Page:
Many people dream of picking up everything and starting over in a new and beautiful country, but the Waters family actually made it happen by leaving their home in Australia and heading to France to restore a gorgeous château in the countryside.
The family has been documenting their journey on Instagram, where they have attracted more than 230,000 followers who await images of their restoration work on the Château de Gudanes, an incredible mid-18th century home located in the Pyrenees Mountains.
The family consists of Karina and Craig and their adult children Jasmine and Ben. Back in Australia, Karina worked as an accountant, while Craig was a urologist. But, their lives moved towards being château owners when years ago, their daughter spent a month in France while she was a student, and the idea of buying a property there started to take shape.
A post shared by France (@chateaugudanes) on Oct 27, 2016 at 2:00pm PDT
“Quite simply, we then stumbled on a French property blog, enticing us with photos of French manors in picturesque rural villages. Before we knew it we were hooked onto French real estate websites and the promise of another life. It didn’t take long before the entire family was caught up in the idea, but it seemed more like a far off dream than a real possibility,” Karina told Lonely Planet.
The dream started off as acquiring a small farmhouse in somewhere in France, but it quickly turned into the ownership of a massive château in need of renovations. Karina had gone on one unsuccessful trip to France looking at properties, but didn’t the right one. She and Craig returned a year later to take a road trip around France with the goal of looking at more properties. A few days before they left they saw Château de Gudanes online and decided to add it to the list.
The building is classified as a level one historical monument – and has been a part of some incredible French history – but it was in near ruins when they acquired it back in 2013. When the Waters put in an offer, they had only seen four salons inside, as the other ninety rooms were inaccessible because they had no ceilings and floors. “Trees where even growing inside and on the roof,” said Karina.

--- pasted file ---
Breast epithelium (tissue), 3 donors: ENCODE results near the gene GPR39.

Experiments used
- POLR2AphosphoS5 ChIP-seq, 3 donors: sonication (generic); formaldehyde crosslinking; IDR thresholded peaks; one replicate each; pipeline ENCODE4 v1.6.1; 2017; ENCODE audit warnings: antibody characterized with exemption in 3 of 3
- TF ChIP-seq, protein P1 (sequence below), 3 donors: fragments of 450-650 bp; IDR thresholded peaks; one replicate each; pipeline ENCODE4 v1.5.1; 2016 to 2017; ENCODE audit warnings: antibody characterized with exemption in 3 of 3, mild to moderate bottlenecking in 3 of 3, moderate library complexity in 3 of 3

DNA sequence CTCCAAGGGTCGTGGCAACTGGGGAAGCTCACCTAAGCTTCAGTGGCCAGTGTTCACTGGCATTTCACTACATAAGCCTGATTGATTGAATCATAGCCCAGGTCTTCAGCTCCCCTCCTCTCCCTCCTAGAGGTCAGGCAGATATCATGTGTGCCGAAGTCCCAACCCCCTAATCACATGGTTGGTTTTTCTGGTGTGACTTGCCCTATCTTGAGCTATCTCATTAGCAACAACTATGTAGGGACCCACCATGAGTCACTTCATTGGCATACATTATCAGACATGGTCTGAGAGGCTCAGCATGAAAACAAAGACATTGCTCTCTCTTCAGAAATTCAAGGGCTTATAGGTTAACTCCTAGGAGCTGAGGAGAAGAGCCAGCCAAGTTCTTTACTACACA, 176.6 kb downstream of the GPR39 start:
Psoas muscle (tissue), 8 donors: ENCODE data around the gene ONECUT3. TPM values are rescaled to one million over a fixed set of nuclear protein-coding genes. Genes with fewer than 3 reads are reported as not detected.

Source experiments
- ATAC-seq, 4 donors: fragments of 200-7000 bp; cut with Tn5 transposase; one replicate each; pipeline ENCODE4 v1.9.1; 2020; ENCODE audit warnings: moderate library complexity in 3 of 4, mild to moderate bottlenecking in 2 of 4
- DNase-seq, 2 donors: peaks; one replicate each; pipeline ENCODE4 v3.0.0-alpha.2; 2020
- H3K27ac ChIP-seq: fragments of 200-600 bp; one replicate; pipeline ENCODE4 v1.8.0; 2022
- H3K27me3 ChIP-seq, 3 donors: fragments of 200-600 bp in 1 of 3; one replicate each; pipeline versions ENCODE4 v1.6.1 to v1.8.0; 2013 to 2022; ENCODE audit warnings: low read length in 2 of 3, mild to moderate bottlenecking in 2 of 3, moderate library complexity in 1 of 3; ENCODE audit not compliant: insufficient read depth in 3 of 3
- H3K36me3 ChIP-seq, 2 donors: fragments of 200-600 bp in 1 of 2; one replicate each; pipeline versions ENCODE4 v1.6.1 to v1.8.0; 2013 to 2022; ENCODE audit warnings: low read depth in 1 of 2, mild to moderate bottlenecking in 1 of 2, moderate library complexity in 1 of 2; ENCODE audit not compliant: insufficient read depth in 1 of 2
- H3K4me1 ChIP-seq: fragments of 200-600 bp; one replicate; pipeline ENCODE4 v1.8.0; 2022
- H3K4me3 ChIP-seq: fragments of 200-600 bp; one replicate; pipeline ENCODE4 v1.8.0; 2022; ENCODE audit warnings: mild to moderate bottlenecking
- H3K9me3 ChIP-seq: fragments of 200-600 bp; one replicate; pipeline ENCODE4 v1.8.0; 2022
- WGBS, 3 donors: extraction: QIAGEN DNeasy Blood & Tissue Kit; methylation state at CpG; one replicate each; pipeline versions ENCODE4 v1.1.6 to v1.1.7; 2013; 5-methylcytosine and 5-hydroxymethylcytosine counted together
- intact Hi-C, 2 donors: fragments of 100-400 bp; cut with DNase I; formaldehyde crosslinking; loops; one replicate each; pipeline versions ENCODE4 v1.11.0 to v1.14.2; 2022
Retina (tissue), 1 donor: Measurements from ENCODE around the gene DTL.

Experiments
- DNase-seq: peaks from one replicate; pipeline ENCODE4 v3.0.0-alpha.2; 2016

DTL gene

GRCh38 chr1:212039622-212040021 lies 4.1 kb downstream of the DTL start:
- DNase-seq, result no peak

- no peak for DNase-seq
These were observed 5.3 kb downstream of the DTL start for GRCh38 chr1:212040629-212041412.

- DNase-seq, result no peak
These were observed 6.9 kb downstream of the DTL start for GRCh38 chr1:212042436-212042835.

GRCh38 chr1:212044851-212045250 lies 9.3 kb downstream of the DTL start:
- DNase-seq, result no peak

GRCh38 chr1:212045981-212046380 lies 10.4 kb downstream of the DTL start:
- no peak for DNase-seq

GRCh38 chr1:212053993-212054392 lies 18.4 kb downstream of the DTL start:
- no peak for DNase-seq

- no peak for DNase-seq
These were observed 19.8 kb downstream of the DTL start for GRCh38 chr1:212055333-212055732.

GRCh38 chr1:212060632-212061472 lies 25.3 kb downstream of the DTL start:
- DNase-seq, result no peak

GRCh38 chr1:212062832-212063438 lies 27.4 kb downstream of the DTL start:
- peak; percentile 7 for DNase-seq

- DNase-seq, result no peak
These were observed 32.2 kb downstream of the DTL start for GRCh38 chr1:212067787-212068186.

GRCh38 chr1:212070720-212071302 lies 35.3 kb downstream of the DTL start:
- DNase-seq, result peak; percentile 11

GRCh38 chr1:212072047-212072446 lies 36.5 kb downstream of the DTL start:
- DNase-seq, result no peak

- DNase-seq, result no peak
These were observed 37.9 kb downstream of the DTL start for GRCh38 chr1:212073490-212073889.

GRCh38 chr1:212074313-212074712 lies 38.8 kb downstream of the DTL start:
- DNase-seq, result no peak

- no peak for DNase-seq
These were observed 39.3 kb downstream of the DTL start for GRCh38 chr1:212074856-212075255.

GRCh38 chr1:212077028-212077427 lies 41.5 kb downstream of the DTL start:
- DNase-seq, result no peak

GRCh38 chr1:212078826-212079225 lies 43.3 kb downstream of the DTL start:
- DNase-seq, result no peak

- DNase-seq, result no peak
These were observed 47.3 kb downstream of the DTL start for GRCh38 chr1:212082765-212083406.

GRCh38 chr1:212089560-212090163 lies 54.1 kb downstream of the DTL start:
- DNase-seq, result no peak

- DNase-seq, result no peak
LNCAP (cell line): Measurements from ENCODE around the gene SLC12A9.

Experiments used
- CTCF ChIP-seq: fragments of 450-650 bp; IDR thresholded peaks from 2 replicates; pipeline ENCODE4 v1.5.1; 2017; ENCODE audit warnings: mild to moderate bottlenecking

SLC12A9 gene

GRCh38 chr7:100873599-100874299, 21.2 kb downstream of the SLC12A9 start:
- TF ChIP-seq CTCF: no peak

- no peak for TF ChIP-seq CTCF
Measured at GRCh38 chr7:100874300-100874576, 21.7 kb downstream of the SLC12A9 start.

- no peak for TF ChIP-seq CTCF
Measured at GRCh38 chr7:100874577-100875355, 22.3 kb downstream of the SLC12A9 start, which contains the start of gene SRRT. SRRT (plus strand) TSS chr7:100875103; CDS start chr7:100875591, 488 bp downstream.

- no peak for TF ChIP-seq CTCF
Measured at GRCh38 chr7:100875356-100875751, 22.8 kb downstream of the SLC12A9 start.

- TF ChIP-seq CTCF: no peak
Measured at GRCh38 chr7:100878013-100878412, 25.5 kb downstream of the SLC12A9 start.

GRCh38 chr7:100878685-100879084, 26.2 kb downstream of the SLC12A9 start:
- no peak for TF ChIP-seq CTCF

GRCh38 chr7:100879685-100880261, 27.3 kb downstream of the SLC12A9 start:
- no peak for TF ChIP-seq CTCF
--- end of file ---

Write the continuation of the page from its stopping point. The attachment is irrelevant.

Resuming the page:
While the restoration is tough work – and has involved “restoration drama, unexpected costs and disputes” – they continue put in the time and effort, much to the delight of the people who love to see it unfold online. Karina said the initial idea was use Instagram and Facebook to share their progress with friends and family. But naturally, the incredible pictures gained attention online and soon their following began to grow.
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And while following the adventures on Instagram will be enough for some people, the family will actually be hosting workshops at the château through the summer so people can go there in person. They are offering three different workshops they describe as “the ultimate French experiences”. They include “Cooking in the Cuisine, Bric-a-Brac Away and Seven Starry Nights”. The first will take visitors through French food and cooking, even using some of the original recipes of the Château de Gudanes. The Bric-a-Brac Away is “a long weekend full of brocantes, vide greniers (French attic sales) and markets – a real life antique roadshow”, says Karina. The Seven Starry Nights workshop will cover a number of different activities, ranging from learning old-world restoration techniques, yoga, relaxation and more. During the workshops, participants can work alongside artisans to learn about restoration, or even cook with the chefs in the château kitchen.
And while the restoration is expected to be a long journey, the family is happy to take their time to appreciate the château as “a keeper of memories” and consider their work there a lifelong commitment.
A post shared by France (@chateaugudanes) on Sep 20, 2015 at 11:55pm PDT
“The philosophy of the Château begins with our end intention to have created something that is both respectful and sympathetic to not only the Château herself, but also the region of France that she finds herself in. At the moment we are trying to tread lightly in the restoration until we have a greater understanding of what is sustainable and what will truly do justice to her past, present, and future”.
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